“Synagogues are looking for professionals to make them more accessible, so that their parents can come to shul,” Ms. Herrmann added. Often, when parents bring special-needs children to shul, they end up devoting themselves entirely to their children — and it’s easier, safer, and less frustrating to do that at home. Yachad is starting to work to change that.

And then there are Sundays. “We have partnerships with two New Jersey federations on multiple programs,” she said. “We’re working with the Jewish Federation of Northern New Jersey” — that’s our own federation — “on two projects. It gave us a grant to run 10 Sunday social programs for young adults.”

The other program Yachad is doing with the federation is the planned trip to Israel; it’s not easy for young and youngish adults with disabilities to travel to Israel without their families, but Yachad and the federation, as we described a few weeks ago, is working on it.

“One of the things that will be beautiful about the trip will be what happens when it’s over,” Ms. Herrmann said. The participants “will be able to make friends with other people who they wouldn’t have met otherwise, and that gives them the opportunity to broaden their horizons.”

Corinne Blyumin, Sara Gdenski, Gavy Levy, Avi Tsadok, and Yoel Balk at the Moriah/Yachad color run.
Corinne Blyumin, Sara Gdenski, Gavy Levy, Avi Tsadok, and Yoel Balk at the Moriah/Yachad color run.

On November 19, Yachad New Jersey will celebrate the year’s accomplishments at a melava malka that doubles as the year’s main fundraising gala. (See box for more information.) The honorees who will be feted that night “match up with our theme,” Ms. Herrmann said. That’s Yachad’s constant theme — “Because Everyone Belongs.”

Rabbi Ari and Deena Katz of Bergenfield, the guests of honor, are the owners and directors of Camp Mesorah. The popular upstate New York camp attracts large numbers of modern Orthodox kids, “and they have embraced Yachad,” Ms. Herrmann said. “They have embraced the community.” The camp has Yachad kids alongside their more mainstream peers. “Yachad always has enjoyed the things that Camp Mesorah offers,” Ms. Herrmann said. “Ari and Deena always talk about how their community is better because Yachad is part of it. They said that’s not the other way around.”

Yes, it’s easy to say that, but the Katzes live it. “Ari acknowledges Yachad kids at every event,” Ms. Herrmann said. “He gives them a spotlight. He makes them feel like a million dollars.”

And, she added, the Katzes did not come to Yachad because they had a child who needed its services. That is a time-honored and entirely valid to find your way there, of course, but, as so many Yachad enthusiasts have found, that’s not at all necessary.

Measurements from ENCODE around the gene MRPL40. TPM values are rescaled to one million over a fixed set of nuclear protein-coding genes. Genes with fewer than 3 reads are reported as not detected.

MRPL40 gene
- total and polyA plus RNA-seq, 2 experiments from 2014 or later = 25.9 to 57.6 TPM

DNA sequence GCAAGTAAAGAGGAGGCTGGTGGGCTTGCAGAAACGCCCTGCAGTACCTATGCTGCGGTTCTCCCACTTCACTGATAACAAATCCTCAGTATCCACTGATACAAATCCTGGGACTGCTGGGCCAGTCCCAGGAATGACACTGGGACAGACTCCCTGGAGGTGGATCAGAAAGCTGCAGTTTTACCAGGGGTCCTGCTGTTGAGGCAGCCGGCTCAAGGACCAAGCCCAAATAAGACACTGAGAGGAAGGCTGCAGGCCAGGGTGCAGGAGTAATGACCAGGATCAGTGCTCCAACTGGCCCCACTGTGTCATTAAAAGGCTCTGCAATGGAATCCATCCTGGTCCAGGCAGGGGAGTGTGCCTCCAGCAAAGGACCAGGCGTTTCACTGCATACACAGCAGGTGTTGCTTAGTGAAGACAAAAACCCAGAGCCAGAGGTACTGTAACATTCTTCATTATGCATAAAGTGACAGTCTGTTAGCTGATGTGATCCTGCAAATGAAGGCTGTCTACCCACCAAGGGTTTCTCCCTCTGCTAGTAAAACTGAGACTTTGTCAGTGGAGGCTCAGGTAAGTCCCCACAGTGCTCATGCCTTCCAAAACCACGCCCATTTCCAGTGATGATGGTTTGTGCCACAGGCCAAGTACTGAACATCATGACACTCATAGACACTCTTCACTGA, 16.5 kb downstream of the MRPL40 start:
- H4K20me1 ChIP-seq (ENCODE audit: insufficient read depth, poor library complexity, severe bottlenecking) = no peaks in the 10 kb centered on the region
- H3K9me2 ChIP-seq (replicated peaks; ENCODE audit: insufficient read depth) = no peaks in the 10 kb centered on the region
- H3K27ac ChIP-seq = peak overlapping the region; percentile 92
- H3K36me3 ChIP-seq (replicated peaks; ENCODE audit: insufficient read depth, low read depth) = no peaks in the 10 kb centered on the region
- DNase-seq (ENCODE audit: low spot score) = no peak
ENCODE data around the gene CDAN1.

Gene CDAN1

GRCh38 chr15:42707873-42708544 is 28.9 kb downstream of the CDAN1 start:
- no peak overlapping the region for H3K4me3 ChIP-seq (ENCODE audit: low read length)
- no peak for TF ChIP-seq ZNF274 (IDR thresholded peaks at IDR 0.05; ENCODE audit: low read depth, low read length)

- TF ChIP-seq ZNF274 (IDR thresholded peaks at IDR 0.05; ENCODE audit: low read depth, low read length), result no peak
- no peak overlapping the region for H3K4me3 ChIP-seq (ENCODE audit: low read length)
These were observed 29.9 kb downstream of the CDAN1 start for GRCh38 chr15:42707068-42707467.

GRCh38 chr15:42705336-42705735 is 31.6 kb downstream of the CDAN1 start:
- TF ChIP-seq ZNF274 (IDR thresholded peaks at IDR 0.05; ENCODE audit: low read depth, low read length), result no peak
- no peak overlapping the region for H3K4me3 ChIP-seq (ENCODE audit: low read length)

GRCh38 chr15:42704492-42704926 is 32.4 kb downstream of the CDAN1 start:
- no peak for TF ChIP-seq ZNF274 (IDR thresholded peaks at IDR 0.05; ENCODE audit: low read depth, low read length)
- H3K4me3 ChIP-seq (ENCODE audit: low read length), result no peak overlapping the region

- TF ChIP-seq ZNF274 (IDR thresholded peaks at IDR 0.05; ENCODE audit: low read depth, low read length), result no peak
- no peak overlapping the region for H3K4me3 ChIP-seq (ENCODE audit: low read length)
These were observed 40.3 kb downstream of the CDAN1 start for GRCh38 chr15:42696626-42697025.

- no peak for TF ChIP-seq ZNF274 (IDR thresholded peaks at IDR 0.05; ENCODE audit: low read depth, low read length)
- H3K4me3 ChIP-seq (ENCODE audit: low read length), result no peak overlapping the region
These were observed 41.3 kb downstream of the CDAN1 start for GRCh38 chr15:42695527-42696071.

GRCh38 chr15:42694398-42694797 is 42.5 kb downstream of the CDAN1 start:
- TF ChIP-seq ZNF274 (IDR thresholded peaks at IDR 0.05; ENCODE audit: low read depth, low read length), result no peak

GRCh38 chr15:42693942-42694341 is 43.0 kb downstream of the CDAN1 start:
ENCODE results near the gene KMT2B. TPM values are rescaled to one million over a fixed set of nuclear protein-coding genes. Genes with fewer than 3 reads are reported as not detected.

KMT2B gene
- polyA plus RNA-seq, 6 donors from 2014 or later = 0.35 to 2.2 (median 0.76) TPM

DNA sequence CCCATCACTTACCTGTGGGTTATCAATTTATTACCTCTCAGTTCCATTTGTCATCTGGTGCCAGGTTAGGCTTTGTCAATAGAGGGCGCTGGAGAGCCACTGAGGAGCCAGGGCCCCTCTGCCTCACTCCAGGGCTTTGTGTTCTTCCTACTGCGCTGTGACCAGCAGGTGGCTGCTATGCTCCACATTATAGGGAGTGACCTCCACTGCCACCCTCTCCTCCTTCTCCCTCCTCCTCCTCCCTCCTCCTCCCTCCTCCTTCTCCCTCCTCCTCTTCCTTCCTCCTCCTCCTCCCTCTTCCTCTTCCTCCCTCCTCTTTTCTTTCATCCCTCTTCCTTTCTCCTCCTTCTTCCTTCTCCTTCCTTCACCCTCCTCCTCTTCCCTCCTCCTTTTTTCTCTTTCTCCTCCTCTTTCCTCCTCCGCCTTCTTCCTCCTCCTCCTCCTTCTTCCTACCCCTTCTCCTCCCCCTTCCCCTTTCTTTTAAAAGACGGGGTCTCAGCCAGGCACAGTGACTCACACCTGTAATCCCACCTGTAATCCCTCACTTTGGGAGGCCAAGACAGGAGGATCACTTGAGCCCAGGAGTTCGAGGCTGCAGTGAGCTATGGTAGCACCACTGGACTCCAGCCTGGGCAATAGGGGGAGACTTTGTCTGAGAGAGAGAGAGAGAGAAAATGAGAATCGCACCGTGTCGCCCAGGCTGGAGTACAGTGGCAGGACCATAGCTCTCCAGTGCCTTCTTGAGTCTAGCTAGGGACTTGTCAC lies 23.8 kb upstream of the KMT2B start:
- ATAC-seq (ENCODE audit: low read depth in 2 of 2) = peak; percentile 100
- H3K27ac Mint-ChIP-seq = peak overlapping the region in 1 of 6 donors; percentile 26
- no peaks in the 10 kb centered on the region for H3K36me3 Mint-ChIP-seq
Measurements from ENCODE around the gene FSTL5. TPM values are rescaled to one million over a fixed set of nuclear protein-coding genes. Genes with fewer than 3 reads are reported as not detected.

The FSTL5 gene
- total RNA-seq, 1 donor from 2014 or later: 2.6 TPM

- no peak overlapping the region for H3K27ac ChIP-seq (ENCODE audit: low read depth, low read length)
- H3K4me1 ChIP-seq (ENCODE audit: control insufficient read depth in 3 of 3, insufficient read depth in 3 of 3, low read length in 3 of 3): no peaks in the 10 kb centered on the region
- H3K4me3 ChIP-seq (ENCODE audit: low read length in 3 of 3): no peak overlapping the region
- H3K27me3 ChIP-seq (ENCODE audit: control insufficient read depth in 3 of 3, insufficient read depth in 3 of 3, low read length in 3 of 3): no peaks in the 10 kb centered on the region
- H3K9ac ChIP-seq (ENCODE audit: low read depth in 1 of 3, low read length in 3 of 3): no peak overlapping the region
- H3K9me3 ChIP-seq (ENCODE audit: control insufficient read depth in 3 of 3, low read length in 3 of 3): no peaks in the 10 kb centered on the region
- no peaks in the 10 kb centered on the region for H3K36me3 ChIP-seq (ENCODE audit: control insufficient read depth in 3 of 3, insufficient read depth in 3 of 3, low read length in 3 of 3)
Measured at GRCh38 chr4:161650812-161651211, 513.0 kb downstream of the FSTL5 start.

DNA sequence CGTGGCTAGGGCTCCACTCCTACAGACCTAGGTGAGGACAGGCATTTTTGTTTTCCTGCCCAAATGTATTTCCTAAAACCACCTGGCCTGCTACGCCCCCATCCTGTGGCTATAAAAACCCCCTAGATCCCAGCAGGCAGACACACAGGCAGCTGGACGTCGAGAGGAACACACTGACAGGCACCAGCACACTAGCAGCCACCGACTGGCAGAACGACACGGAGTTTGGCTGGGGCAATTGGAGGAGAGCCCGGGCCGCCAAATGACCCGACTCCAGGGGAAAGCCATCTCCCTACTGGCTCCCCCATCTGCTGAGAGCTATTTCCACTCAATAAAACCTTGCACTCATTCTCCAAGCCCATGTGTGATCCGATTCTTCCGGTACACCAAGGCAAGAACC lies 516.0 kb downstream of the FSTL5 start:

Yachad New Jersey’s director, Chani Herrmann, left, and Leora Verbit, vocational coordinator at the Mendel Balk Yachad Center, flank Yachad participant Donny Hain.
Yachad New Jersey’s director, Chani Herrmann, left, and Leora Verbit, vocational coordinator at the Mendel Balk Yachad Center, flank Yachad participant Donny Hain.

The young leadership honorees are Shira and Scott Sheps. The couple, who live in Fair Lawn with their two young children, came to Yachad through Shira.

Shira Lankin Sheps grew up in Edison, went to Rabbi Pesach Raymon Yeshiva, and “I had my first Yachad Shabbat when I was in eighth grade,” Ms. Sheps said. “It was a very powerful experience.

“It was all of us together, in an inclusion program. It was the first time that I had met anyone with special needs, and I was taken with how joyful and loving and fun and spirited it was,” she said. “I remember it as a really great experience.”

Trying to recapture that experience — and succeeding — Ms. Sheps worked with special needs students as a camp counselor while she was in Stern College, and then “I just started doing Yachad shabbatonim as often as I could,” she said.

Why? “People with special needs have this amazing capacity to reach beyond the kind of façade that people who do not have special needs put up to protect themselves from the world,” she said. “They have a purity and a sweetness that is unique to them, and it is beautiful.

“They are complicated. They have challenges — but everyone has challenges. And it is in the company of people with special needs that I have been able to achieve some of the purest moments of my life, with spirituality and love and joy.

“People with special needs just are,” she continued. “If they are sad, they are sad. If they are angry, they are angry. If they are joyful, their level of joy is cosmic. They are not guarded.

“If you make a friend who has special needs, you have a friend for life.”

New Jersey Yachad members and staff at the Mendel Balk Yachad Adult Community Center.
New Jersey Yachad members and staff at the Mendel Balk Yachad Adult Community Center.

Ms. Sheps earned a master’s degree in social work from Hunter College, and “I had the beautiful honor of being able to do my internship with Chani Herrmann,” she said. “It was 2010, 2011, and the operation was really small, based out of the NCSY office in Teaneck. Chani sat at a little desk, and the NSCY director sat at a little desk, and I sat between them on a couch.

“There was no other staff. Occasionally there were volunteers, and there was another intern part of the time, but basically it was just the two of us.